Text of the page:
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Officer made ‘hot day’ remark to soldier months after fatal march, inquest told

Corporal Joshua Hoole died within an hour of collapsing near the end of an eight-mile Army fitness test in Wales.

Corporal Joshua Hoole (Andrew Milligan/PA)
Corporal Joshua Hoole (Andrew Milligan/PA)

By Richard Vernalls, PA

An officer allegedly told a soldier “I’m surprised you’re still here – as it’s a hot day” months after running an exercise in which a colleague fatally collapsed in the heat, an inquest has heard.

Corporal Joshua Hoole, described as “fit, capable and determined”, died within an hour of collapsing during an annual fitness test (AFT) at Brecon, Wales, on the morning of July 19, 2016.

Cpl Hoole, of Ecclefechan, near Lockerbie, Dumfries and Galloway, died three years after three Army reservists suffered fatal heat illness during an SAS selection march in the Brecon Beacons.

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Phillip Hoole arriving at his son’s inquest (Jacob King/PA)

On Tuesday, an inquest into Cpl Hoole’s death heard from another soldier, Corporal George Knight, who collapsed with a suspected “heat injury” earlier on the same march.

But in 2017, while on another “eight-miler” test march, Cpl Knight again came across Captain Colin Nufer – the officer who had been running the march the day Cpl Hoole died.

He was asked by barrister Dijen Basu, representing the Ministry of Defence, about a comment the officer allegedly made to Cpl Knight while on that march.

Mr Basu said: “While conducting an eight-mile loaded march, he said words to the effect ‘I’m surprised you’re still here, as it’s a hot day’.

“Yes,” replied Cpl Knight.

Mr Basu asked: “What was his tone of voice?”

“Normal tone of voice – it wasn’t aggressive,” said Cpl Knight.

Cpl Knight previously told the inquest on Monday how he reported Capt Nufer to the military police after an alleged incident in 2018.

The corporal claimed he was approached by the same officer to help “change” witness statements made about how he came to collapse in a hedgerow on the day of the fatal march.

I didn't know really what to do, that's why I was in contact with the Royal Military Police Cpl Knight

Mr Basu asked: “He takes you to one side, you go to his office and he says he wants to clear some stuff up – a deep and meaningful chat.

“What was his tone of voice?”

Cpl Knight replied: “It was a normal tone of voice.”

He added: “I didn’t know really what to do, that’s why I was in contact with the Royal Military Police.”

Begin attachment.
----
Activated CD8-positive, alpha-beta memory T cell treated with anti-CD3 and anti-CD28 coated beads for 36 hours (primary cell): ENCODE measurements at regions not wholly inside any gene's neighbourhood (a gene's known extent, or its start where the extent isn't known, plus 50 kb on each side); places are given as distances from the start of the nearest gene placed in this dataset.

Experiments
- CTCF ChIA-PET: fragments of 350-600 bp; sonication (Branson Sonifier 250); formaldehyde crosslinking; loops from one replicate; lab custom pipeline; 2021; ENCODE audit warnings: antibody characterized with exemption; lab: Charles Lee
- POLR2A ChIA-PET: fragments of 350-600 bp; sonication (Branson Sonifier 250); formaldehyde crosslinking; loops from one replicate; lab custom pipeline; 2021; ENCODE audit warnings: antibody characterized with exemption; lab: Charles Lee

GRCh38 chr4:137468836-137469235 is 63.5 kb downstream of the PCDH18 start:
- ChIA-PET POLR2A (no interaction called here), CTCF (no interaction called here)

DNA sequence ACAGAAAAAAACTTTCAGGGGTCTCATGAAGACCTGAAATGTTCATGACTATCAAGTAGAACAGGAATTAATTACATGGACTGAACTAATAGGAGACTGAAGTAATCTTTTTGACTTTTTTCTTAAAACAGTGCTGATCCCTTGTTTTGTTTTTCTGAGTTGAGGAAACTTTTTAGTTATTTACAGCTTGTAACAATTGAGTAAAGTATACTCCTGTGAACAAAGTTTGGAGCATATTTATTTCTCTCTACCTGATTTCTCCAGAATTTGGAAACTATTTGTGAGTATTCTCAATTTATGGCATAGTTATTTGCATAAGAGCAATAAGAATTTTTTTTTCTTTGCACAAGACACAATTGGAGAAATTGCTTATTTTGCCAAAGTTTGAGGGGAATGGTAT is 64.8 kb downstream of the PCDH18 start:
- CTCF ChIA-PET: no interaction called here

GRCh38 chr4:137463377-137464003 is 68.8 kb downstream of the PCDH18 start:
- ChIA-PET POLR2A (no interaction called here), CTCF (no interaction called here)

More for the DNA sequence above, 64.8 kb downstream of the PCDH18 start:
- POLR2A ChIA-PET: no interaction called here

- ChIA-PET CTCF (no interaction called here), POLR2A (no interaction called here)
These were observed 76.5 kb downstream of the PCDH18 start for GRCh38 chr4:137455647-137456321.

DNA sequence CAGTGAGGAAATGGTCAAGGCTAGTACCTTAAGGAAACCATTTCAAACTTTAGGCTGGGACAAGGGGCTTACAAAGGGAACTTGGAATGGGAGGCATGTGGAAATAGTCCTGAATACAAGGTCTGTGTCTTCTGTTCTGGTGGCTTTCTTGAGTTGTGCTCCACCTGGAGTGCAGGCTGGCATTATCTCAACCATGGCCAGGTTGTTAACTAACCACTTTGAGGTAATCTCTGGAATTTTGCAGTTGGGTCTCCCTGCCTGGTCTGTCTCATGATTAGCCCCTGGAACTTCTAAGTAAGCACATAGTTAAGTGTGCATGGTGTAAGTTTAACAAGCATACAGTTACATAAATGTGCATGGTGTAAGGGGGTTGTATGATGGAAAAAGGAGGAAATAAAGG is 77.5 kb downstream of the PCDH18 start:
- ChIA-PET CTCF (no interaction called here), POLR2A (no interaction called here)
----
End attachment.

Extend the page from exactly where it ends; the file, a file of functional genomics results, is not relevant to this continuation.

Asked if he did try and get people to change their statements, he replied “no”, adding “I don’t know of anyone else (being asked to), as far as I know”.

Capt Nufer is due to give evidence to the inquest later this week and disputes the account given by Cpl Knight, the hearing has been told.

At Birmingham Coroner’s Court, Cpl Knight told how about an hour into the AFT he was “struggling to focus and felt sick”, before collapsing “into the hedge”.

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The hearse carrying Cpl Hoole passing through Ecclefechan before his funeral (Andrew Milligan/PA)

He described the march group as “experienced” and said those allowed to go on the regimental training team’s “eight-miler” were hand-picked as being among the fittest.

The corporal considered himself “in the top-third” fittest in the unit, but had missed out on some of the physical preparation before the AFT, because he was on an Army exercise.

Several soldiers have testified about a “myth” surrounding the Dering Lines course, describing it as a “perception” among soldiers that it was one of the toughest.

The inquest has also heard evidence of the heat that day, with one soldier telling how colleagues were “moaning it was too hot” early in to the march.

Former soldier Shane Pendall said it was “roasting” on the day and was told by the medic he had “started to go white” after completing the march’s steep incline.

“I just felt uncomfortable, I’ve seen quite a few people go down with heat on operations,” he told the coroner.

“I wouldn’t say it got that far – if I had carried on, I could potentially be a heat casualty.”

The medic told him to withdraw and “get on the wagon” – an Army minibus that was shadowing the group, picking up those dropping out.

By the time Mr Pendall came off, 10 soldiers or almost a quarter of those on the march had by then dropped out.

In all, 18 out of the 41 junior non-commissioned officers collapsed, had to pull out or were withdrawn.

The inquest heard evidence on Tuesday presented by Cpl Hoole’s father Philip Hoole, from Carlisle, that the Ministry of Defence’s recorded average drop-out rate on the same march route in 2015 had been just 3%, out of 708 participants.

The inquest continues.

PA

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